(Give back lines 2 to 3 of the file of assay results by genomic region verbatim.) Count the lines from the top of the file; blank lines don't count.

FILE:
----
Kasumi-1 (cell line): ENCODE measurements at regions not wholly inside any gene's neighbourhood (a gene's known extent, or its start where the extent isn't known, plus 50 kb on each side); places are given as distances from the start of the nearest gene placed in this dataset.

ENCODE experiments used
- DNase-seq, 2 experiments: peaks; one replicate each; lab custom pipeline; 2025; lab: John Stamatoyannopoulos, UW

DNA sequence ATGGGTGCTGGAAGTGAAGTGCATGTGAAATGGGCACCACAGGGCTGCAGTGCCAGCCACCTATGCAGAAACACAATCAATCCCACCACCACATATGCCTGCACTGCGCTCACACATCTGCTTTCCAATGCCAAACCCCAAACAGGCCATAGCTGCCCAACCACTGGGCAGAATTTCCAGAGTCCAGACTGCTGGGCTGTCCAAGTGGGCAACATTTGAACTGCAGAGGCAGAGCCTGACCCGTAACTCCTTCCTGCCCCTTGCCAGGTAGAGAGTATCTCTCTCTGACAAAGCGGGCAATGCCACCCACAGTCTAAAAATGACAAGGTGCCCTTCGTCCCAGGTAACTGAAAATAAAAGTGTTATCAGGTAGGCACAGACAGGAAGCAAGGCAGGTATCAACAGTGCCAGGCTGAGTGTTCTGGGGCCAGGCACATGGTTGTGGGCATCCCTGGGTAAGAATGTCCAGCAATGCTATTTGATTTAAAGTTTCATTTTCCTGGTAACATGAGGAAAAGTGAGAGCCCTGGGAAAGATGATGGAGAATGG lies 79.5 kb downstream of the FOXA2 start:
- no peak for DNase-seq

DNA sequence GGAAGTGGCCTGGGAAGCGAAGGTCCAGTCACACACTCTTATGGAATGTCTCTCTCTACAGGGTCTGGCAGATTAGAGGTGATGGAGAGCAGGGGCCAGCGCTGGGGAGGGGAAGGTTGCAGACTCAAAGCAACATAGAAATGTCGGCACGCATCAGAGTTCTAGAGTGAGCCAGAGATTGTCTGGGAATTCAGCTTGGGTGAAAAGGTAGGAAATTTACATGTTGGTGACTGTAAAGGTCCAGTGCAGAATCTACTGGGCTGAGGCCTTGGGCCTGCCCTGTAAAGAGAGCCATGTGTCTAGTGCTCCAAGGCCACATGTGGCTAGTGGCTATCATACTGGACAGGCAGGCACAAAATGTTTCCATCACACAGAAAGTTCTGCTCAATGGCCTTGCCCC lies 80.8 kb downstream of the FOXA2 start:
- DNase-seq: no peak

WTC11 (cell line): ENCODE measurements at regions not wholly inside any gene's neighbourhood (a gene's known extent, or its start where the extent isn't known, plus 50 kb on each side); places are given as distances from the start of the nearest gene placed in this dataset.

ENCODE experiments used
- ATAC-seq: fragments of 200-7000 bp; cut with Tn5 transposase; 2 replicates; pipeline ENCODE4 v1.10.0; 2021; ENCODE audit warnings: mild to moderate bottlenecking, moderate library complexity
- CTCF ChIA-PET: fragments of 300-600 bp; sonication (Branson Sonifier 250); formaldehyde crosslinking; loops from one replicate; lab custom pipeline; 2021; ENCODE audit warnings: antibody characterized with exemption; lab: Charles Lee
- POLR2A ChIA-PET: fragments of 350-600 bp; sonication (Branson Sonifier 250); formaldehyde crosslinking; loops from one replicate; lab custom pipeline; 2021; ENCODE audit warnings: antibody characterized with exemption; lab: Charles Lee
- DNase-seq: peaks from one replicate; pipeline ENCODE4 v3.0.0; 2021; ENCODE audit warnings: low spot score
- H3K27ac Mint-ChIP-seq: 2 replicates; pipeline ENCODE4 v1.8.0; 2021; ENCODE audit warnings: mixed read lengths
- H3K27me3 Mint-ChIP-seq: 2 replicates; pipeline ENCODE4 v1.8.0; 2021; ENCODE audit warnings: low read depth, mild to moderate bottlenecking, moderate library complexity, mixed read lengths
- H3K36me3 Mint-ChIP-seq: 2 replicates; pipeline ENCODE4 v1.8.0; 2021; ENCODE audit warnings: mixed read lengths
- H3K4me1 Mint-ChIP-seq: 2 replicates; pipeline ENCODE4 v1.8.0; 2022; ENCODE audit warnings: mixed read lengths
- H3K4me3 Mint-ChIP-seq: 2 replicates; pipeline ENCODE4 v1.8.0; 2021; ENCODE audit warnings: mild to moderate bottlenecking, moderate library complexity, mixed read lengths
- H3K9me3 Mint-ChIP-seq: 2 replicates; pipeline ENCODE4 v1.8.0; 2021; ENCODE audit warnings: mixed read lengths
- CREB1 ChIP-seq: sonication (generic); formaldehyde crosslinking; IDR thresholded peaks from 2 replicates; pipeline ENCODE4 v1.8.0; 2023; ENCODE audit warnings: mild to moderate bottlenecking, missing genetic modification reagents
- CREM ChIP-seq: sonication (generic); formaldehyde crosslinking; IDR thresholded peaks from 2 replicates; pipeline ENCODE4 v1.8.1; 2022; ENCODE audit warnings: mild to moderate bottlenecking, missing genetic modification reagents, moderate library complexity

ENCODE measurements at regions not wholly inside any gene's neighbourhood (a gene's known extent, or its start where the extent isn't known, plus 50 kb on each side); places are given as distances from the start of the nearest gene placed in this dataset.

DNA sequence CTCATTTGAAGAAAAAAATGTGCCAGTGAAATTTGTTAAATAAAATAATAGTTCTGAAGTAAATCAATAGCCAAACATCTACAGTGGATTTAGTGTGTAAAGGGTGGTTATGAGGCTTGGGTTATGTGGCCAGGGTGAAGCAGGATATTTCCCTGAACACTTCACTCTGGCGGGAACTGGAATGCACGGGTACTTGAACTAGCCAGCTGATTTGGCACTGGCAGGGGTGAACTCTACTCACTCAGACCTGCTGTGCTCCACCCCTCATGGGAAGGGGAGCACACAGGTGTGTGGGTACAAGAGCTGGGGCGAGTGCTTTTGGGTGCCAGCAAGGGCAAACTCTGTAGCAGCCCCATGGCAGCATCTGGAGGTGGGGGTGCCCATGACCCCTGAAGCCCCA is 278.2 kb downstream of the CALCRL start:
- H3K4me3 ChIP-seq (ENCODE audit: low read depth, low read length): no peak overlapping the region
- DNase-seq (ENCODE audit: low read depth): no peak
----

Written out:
ENCODE experiments used
- DNase-seq, 2 experiments: peaks; one replicate each; lab custom pipeline; 2025; lab: John Stamatoyannopoulos, UW